It’s nice to have other backdrops – not just backdrops, of course – South Africa comes across as a character in the novels. Are you likely to move the action away from South Africa in future books?

Being a journalist has given me an access-all-areas pass to South Africa, so I feel like I’ve a real understanding of a lot of facets of society. I recently wrote a short story – a comic – for Vertigo’s Strange Adventures anthology and that’s set in Sao Paulo, and I think I will write a lot more about South Africa, but I have a serial killer idea I want to write about and it’s quite high-concept, and I actually don’t want to set it in South Africa because there’s so much political baggage, it’ll get in the way of the story. I o always feel like I have to explain things to readers – I try to do it in such a ways that it’s really organic, and comes through in context, and I think people generally keep up with that, and that’s great, but with the serial killer idea, I just want to concentrate on what’s there, and not have to focus on the broader social concepts.

SFS: Why do you not address race directly in your books?

LB: I do. It’s there in every situation. It’s implicit, and that’s my experience of it, and that’s my friends’ experience. You know, it’s not something that always comes out in ordinary conversation. It’s just there. It’s omnipresent in society. No-one would ask a British novelist, why didn’t you bring in the council estates? Why didn’t you deal with the immigration issue? It’s because it’s part of the background texture. It’s always interesting to me when people worry about that, because it is there.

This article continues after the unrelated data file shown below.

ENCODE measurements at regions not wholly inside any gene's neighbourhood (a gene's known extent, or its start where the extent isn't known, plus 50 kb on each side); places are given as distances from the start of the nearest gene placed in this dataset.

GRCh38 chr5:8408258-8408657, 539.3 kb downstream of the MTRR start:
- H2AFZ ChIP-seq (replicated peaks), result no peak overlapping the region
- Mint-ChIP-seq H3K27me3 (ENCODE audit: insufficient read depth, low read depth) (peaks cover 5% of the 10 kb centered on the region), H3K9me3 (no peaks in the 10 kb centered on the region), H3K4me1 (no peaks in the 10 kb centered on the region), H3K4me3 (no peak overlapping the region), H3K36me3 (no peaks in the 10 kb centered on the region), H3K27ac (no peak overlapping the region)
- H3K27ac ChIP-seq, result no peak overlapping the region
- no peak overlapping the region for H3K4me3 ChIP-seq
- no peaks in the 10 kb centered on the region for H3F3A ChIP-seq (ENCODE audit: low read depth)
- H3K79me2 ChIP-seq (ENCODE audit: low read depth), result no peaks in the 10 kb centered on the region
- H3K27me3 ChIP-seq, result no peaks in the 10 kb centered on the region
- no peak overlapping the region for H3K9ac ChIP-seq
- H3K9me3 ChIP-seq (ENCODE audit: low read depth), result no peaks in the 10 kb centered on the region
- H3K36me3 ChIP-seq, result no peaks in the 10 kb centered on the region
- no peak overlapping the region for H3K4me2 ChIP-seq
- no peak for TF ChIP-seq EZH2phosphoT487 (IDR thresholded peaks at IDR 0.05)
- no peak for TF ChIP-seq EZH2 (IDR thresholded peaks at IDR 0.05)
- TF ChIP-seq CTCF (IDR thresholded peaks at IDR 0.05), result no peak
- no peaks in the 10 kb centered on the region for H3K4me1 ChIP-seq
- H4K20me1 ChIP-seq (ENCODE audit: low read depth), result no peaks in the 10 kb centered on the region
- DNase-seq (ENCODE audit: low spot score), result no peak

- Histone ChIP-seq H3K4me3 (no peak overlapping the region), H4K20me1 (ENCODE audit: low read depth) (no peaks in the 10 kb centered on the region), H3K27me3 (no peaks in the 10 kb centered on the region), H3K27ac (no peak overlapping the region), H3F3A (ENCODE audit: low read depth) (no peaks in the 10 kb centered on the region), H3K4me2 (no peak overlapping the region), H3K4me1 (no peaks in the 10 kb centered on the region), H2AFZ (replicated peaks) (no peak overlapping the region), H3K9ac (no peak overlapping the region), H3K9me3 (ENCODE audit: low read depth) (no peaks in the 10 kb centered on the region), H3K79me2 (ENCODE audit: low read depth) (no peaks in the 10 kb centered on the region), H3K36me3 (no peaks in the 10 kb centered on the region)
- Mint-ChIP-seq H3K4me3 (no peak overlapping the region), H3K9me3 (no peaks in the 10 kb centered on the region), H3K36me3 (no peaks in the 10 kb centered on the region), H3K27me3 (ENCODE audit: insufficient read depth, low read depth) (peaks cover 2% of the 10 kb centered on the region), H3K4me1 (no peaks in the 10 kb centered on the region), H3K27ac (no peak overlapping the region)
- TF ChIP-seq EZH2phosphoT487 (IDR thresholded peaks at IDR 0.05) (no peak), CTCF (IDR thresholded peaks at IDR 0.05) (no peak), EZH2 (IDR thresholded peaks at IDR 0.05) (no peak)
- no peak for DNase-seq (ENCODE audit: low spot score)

SFS: Zoo City was shortlisted for the British Science Fiction Award for Best Novel and it won the Arthur C. Clarke Award for best science fiction novel, yet Publishers Weekly described it as “almost single-handedly pulling the urban fantasy subgenre back towards its groundbreaking roots.” Where do you see it fitting?

LB: I don’t know. I think this whole genre-versus-literary debate and the micro-boxing, so it’s not just “science fiction” – it’s “cyberpunk” or it’s “dystopian” or it’s “speculative” or it’s “new weird” or it’s “urban fantasy” or it’s “paranormal romance”… I think what we’re doing is putting off readers. It’s great for the guys, shelving in the bookstores, but I think too much categorisation frightens people away, or it limits readers. If there has to be a genre, I’d like it to be “good stories”.

SFS: Other than novels, what are you working on at the moment?

LB: I’ve just finished directing a documentary on Miss Gay Western Cape. It’s called Glitter Boys and Ganglands. (Trailer here.) It’s about the biggest female impersonation pageant in South Africa, and we found three amazing characters. One’s the newbie on the ramp, and she’s a mechanic by day and she talks about how she’s going to fit into being the only gay mechanic in this workshop. She even brought in gay porn to show her co-workers, to show them what it was like, and what it’s about – it was amazing, really hilarious. And there was Princess Cat – she and her boyfriend are known as the Posh and Becks of the Cape Flats, and Kayden, who’s a pre-op transsexual, who might not be allowed to enter the competition because she has hormone-induced breasts, and the other contestants think that’s not fair. That was really fun to work on. We’re doing the final edit on that at the moment, and we’ve had a lot of interest from international broadcasters.